In light of all this, maybe people should stop calling Huntsman the “serious” Republican candidate.”


    • LFC

      “And under that scenario, the capital gains and dividends received mostly by wealthy investors are taxed at the same rates as wages, whereas Huntsman would make them tax-free.”

      What a pity. I though Huntsman was a right of center competent. It looks like he’s running as an ever so slightly less than Tea Party right nutjob. The vast giveaway of zero capital gains tax while making the tax code changes revenue neutral, which makes people who pay income taxes have to now make up that loss, is a Republican love note to their wealthy backers if there ever was one.

      • Grace

        Is this Huntsman going “all in” on taking the uber-wealthy donor dollars from Romney and Perry? Or lining them up in advance for his 2016 run?

        I’ll have to look for Perry’s take on taxes but suspect I won’t find anything at this level of detail because he’ll be able to deal in TeaNut bromides to win the nomination, without putting any specifics to his “small government” rhetoric. So points to Huntsman for honesty, at least laying out how he plans to shaft the middle class and working poor, but I don’t think it will be enough for him to take the TeaNut darling crown from Perry given his apostasies on broader wingnut dogma.

        I would be interested to learn more about Romney and Perry tax plans if anyone has run across them.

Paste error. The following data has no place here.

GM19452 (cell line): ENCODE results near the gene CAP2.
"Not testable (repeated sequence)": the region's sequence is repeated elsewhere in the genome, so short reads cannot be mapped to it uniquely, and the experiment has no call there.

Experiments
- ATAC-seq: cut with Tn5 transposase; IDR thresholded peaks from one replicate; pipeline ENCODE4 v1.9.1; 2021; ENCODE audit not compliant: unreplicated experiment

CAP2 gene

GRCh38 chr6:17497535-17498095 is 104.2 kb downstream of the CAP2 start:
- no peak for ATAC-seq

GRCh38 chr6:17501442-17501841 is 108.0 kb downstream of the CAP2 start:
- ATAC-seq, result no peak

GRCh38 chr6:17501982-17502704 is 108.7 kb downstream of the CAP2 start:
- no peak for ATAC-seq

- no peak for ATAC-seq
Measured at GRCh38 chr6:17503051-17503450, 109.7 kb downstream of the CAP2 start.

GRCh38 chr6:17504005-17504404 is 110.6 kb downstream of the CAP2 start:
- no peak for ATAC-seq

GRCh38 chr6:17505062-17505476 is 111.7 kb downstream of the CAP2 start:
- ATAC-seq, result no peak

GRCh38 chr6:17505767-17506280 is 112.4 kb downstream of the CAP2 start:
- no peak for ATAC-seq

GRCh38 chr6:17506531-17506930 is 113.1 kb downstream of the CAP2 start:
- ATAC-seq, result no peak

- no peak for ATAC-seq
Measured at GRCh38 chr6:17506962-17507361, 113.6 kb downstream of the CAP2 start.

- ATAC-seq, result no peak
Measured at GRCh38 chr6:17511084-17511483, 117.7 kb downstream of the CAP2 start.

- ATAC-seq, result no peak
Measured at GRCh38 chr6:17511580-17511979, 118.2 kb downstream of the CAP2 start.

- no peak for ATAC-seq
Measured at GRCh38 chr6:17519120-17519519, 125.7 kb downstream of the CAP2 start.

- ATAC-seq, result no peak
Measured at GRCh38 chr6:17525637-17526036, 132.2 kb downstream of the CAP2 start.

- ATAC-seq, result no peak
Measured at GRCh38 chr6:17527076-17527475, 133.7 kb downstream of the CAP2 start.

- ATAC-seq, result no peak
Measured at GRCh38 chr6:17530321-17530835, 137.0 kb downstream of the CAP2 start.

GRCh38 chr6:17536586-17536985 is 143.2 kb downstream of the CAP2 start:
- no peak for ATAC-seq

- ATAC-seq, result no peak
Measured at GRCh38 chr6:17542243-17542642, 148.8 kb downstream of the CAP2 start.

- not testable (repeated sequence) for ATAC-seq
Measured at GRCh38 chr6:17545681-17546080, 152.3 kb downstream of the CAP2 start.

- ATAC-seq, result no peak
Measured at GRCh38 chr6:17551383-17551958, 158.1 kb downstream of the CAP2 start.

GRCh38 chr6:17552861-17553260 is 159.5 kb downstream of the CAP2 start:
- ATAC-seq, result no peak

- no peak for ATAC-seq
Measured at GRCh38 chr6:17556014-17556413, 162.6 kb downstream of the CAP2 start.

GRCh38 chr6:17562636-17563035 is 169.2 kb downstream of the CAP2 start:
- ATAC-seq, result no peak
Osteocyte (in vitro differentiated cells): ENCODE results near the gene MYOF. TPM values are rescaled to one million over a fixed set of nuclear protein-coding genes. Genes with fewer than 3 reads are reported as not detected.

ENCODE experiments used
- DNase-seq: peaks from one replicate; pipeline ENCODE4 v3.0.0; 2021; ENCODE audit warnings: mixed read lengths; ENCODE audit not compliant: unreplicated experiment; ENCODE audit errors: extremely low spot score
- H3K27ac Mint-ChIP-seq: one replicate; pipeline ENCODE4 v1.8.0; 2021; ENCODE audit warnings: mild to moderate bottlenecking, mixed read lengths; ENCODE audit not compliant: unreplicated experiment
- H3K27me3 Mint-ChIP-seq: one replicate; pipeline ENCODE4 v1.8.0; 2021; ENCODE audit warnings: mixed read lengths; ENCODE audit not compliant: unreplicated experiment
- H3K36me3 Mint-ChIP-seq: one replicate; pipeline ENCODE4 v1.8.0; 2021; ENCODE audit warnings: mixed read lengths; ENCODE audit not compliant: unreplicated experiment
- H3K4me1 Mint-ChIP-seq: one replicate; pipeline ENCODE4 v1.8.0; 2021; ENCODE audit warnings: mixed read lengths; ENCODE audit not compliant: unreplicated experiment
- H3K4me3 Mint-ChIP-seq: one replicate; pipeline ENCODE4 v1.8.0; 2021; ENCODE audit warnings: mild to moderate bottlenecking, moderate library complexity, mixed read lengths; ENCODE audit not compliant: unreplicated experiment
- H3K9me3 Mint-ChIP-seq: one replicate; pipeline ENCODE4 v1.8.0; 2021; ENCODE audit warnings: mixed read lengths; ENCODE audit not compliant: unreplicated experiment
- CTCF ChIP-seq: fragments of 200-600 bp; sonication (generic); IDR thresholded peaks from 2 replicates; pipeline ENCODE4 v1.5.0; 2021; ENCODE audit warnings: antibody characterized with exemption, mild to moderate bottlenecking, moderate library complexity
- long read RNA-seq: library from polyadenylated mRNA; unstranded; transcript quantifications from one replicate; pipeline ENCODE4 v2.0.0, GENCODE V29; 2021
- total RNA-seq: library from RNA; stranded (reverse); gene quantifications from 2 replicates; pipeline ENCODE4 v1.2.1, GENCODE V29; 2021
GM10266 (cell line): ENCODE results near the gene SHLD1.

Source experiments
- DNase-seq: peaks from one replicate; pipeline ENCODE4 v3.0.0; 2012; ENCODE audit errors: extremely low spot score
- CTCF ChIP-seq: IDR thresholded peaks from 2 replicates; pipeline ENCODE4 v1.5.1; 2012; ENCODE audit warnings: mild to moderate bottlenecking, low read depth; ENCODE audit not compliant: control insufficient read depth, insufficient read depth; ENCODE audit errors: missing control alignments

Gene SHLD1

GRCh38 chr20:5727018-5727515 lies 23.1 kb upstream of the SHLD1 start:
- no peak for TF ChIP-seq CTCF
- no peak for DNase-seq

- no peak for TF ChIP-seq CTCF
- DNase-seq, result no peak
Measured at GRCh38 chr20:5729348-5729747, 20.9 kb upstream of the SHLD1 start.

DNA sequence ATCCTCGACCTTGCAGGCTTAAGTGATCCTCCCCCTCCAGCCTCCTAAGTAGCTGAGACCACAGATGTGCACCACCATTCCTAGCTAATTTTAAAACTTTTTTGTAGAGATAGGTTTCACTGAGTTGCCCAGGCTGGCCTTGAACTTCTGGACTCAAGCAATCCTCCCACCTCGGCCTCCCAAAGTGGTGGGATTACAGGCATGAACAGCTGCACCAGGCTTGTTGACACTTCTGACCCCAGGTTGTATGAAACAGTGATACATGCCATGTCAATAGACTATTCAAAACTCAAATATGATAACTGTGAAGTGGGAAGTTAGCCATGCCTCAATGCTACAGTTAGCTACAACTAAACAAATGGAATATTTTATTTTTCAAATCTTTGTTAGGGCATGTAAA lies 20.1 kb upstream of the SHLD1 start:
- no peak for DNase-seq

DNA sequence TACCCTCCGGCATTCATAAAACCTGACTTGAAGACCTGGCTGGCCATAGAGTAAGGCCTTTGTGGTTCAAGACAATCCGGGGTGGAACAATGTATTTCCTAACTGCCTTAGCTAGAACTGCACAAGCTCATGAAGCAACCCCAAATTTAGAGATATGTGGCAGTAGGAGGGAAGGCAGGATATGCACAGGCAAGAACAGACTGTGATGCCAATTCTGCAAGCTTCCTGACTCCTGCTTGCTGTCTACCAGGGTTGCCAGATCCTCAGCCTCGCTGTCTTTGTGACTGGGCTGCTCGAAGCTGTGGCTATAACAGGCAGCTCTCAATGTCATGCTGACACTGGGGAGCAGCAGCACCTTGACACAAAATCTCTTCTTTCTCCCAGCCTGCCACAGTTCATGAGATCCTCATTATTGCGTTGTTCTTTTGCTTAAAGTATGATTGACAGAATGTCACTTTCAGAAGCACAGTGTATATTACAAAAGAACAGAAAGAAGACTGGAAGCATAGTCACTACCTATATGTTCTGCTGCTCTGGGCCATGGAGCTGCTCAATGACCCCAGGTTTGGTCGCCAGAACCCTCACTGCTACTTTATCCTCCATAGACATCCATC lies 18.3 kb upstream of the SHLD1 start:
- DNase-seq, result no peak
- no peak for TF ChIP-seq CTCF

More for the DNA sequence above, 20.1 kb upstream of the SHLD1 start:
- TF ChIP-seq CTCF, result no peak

2012 seems to be shaping up to be not just an election, but a referendum on the form of society we have going forward. Huntsman clearly envisions a feudal society based on a tiny upper class of elites who control almost all of the wealth, a broader merchant class to serve them who earn a modest living wage, and a huge destitute underclass who will have to work for a subsistence existence and/or depend on charity for many of their basic needs. And this is from the ‘moderate’ GOP candidate!

  • valkayec

    In addition to the other comments, the BBA as currently written closely reflects California’s. Does anyone in this country want to see the entire nation become like California?

    • Pavonis

      In California’s defense, it has a thriving high-tech sector and the best public university system in the world. But short-sighted politicians will probably throw these advantages away.

  • Graychin

    Huntsman is sometimes labeled as the “moderate” in a field of radical Republican candidates. Isn’t it amazing what passes for moderation in the once Grand Old Party?

    Raising taxes on the middle class to pay for more tax cuts for the wealthy and for those who realize capital gains? Yes! That definitely sounds like a winning strategy!

    Huntsman – all in? What the heck – he only has 1% of the chips. What does he have to lose?